Similarly, the outsize, almost operatic emotions of the piece are given intense, intimate realism by Shigeru Umebayashi's aching, sweeping musical score and, above else, the actors. Any dismissals of Zhang Ziyi as simply a gorgeous, charismatic, athletic presence should be put to rest by her work here. The fighting skills and ferocity she so memorably displayed in Crouching Tiger, Hidden Dragon are very much showcased in Daggers, but added on top of that is a gentle, vulnerable soulfulness. She's matched in every respect by the ardent Kaneshiro, and the two share a potent erotic and romantic chemistry; their scenes together smolder with a passionate yet playful electricity. Given his far less abundant screen time, Lau's role is perhaps the trickiest, but he carries off the demands of his part with deceptive ease.
The same can be said for Zhang Yimou. The job of directing martial arts movies is often too easy to discount (especially given how other, secondary directorial hands play a major role in assembling the finished piece), but House of Flying Daggers is such a transcendent film--not simply as an entry into its action-minded genre, but as a dramatic piece--hopefully he will be given his due recognition for creating such a powerful work of art.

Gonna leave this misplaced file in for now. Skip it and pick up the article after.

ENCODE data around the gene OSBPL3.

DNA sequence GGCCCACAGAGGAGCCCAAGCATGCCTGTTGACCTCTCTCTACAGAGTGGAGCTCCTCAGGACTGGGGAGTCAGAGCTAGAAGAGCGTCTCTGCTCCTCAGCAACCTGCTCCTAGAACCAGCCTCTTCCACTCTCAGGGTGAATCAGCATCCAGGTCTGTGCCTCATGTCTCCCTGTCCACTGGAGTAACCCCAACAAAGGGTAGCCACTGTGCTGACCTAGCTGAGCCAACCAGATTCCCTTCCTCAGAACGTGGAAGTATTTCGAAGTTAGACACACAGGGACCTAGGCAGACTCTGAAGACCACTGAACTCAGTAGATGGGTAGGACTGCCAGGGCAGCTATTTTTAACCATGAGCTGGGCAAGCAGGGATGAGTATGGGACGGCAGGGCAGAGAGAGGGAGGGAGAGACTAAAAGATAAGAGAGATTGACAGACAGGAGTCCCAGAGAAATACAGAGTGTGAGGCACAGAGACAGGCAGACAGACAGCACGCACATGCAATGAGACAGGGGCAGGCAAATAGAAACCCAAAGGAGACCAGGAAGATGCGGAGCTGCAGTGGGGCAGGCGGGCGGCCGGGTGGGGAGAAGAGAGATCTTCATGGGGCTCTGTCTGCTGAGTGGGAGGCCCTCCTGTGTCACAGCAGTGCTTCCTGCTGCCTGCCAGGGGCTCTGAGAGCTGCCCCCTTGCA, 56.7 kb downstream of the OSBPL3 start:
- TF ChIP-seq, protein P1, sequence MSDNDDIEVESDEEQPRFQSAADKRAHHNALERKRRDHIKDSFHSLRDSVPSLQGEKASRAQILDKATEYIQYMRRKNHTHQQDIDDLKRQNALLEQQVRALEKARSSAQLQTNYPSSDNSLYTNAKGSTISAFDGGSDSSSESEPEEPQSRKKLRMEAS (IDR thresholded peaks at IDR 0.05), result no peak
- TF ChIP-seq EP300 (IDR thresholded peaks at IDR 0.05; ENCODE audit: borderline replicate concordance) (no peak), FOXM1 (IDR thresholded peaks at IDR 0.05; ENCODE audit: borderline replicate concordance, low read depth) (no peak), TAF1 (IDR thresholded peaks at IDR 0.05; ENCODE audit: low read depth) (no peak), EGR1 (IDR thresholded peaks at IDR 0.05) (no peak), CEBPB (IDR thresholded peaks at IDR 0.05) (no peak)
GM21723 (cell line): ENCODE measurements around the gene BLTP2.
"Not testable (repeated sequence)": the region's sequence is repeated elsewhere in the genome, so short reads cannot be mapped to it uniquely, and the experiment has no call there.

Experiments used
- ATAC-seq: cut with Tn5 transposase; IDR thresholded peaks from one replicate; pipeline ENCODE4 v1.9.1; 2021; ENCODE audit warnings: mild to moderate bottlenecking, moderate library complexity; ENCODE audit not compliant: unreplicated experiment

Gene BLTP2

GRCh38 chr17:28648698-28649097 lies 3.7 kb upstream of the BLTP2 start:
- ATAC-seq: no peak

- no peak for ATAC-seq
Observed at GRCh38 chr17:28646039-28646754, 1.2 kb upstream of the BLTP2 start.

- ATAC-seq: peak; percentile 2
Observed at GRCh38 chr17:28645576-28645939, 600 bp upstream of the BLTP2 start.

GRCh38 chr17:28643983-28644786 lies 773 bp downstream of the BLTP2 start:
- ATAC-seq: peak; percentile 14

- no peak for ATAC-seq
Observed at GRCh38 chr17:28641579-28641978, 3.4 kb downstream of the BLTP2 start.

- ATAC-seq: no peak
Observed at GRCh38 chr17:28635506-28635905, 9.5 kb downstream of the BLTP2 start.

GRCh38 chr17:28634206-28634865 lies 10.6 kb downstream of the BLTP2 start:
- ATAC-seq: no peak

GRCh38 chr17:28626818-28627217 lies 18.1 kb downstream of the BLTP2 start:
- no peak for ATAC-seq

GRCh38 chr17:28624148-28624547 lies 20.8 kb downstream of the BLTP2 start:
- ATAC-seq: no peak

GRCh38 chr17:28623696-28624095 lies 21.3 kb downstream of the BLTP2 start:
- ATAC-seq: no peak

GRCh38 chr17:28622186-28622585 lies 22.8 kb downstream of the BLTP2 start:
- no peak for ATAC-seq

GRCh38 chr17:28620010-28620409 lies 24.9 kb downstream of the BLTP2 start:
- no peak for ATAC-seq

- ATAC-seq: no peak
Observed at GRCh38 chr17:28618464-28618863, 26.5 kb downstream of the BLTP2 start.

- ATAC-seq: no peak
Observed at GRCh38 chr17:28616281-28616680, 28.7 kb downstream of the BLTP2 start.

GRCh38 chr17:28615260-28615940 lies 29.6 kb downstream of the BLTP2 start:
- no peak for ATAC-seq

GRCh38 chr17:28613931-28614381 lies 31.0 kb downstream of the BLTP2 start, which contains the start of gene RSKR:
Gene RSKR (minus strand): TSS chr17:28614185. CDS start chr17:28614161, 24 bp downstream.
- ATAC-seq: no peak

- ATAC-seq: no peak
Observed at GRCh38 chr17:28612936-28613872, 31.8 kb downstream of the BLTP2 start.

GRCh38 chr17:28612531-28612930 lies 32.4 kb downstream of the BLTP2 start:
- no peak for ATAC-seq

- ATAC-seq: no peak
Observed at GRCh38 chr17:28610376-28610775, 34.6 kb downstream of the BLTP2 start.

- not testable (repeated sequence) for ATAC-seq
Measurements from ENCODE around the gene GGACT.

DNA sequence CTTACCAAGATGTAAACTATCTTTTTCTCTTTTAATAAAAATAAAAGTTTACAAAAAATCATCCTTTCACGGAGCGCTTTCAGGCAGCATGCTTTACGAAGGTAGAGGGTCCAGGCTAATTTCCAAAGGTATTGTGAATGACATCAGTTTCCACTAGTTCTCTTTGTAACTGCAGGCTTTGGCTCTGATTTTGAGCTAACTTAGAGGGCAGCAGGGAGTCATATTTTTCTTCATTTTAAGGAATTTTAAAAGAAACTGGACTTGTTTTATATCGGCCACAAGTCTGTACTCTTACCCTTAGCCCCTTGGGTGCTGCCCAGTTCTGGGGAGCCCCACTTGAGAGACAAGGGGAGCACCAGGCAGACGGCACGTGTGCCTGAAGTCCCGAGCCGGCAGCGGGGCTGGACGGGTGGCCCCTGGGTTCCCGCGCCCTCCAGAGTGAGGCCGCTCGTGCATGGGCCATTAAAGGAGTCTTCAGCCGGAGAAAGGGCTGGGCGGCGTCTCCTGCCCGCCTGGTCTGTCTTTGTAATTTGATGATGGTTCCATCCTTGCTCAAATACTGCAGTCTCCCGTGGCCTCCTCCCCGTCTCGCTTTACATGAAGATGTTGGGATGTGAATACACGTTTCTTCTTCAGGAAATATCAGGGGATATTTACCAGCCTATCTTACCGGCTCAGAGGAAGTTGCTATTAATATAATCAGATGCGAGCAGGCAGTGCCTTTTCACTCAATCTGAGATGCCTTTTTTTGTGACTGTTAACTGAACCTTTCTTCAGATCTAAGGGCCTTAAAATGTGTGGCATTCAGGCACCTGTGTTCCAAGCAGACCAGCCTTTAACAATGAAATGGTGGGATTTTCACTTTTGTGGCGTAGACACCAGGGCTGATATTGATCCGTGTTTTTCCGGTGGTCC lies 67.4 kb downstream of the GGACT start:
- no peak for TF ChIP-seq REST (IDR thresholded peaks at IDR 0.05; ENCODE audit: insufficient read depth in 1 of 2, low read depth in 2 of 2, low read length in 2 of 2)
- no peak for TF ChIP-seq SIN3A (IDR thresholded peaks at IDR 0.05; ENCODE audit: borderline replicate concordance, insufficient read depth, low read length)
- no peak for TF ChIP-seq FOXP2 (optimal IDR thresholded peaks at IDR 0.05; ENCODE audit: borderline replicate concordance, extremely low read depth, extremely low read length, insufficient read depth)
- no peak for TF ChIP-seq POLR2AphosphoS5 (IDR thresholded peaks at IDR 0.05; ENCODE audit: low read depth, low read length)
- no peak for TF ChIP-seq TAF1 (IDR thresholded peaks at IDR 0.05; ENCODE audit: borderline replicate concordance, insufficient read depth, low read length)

Ong-Bak (R) BUY THE:Poster!
Tony Jaa is a charismatic action superstar in the making, and his amazing Muay Thai moves are without a doubt the reason to watch this Thai import--and no doubt its entire raison d'être, as the plot is typical thin chopsocky nonsense about a bumpkin from the country (Jaa) who comes to the city to find and retrieve his village's precious statue. So it's a bit baffling that director Prachya Pinkaew lets nearly half of the film pass by before Jaa's character actually starts fighting. There are some cool stunts, such as an extended foot chase that has Jaa making some great flying leaps--even one through barbed wire--without the aid of wires, but no amount of slo-mo instant replays (which Pinkaew severely overuses) are a proper substitute for the thrill that comes with good, old-fashioned, martial arts brawling. But once Jaa gets going, Pinkaew and the film get going, delivering on all the creatively-staged and -choreographed, knees-'n-elbows Muay Thai mayhem one buys the ticket to see, and it's all elevated to a higher, fresher level by Jaa's astonishing athleticism.